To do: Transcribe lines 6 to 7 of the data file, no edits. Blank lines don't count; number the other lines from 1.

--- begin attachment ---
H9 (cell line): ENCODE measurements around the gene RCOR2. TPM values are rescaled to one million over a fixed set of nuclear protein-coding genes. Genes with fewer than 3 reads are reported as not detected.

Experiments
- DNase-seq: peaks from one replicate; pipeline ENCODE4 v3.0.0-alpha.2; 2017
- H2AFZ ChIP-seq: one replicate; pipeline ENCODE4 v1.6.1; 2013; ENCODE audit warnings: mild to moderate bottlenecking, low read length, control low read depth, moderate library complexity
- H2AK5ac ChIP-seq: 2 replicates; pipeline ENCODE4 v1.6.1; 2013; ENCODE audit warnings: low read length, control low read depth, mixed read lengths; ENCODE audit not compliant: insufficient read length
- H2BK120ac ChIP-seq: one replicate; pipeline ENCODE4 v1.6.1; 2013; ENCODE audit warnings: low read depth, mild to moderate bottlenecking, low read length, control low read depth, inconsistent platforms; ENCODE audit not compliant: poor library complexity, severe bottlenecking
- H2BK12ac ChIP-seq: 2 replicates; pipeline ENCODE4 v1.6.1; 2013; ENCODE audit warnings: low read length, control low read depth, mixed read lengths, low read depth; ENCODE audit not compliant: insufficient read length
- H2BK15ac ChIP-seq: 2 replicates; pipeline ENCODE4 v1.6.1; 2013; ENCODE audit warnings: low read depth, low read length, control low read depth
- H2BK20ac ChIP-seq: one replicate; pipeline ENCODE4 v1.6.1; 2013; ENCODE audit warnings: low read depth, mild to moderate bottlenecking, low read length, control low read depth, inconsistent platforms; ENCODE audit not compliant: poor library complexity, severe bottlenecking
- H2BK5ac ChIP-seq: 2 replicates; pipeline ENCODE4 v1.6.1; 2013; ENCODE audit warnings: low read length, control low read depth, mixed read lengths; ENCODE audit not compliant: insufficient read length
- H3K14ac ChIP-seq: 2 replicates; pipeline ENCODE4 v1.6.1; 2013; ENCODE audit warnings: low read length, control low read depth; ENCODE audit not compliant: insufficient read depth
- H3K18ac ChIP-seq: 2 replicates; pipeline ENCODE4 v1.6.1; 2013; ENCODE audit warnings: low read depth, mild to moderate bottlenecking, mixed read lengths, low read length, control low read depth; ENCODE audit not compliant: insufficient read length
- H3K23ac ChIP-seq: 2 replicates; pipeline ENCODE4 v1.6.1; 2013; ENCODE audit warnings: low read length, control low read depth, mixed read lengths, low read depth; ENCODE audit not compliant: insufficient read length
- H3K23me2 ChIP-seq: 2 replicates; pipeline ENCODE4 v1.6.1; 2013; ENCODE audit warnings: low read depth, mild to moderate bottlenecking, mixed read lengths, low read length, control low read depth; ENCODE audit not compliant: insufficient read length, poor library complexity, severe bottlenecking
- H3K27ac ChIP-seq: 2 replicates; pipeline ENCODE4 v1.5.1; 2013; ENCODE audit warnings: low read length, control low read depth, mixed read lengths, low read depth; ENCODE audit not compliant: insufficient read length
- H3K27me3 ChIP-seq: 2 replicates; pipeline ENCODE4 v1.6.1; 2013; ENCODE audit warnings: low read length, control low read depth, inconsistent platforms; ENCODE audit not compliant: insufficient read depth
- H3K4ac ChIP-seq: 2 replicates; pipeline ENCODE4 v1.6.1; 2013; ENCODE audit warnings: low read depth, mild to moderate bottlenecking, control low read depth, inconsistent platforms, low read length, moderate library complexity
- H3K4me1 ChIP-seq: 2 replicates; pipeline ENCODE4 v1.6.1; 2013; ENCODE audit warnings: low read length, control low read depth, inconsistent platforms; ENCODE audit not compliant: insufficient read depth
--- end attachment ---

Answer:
- H2BK120ac ChIP-seq: one replicate; pipeline ENCODE4 v1.6.1; 2013; ENCODE audit warnings: low read depth, mild to moderate bottlenecking, low read length, control low read depth, inconsistent platforms; ENCODE audit not compliant: poor library complexity, severe bottlenecking
- H2BK12ac ChIP-seq: 2 replicates; pipeline ENCODE4 v1.6.1; 2013; ENCODE audit warnings: low read length, control low read depth, mixed read lengths, low read depth; ENCODE audit not compliant: insufficient read length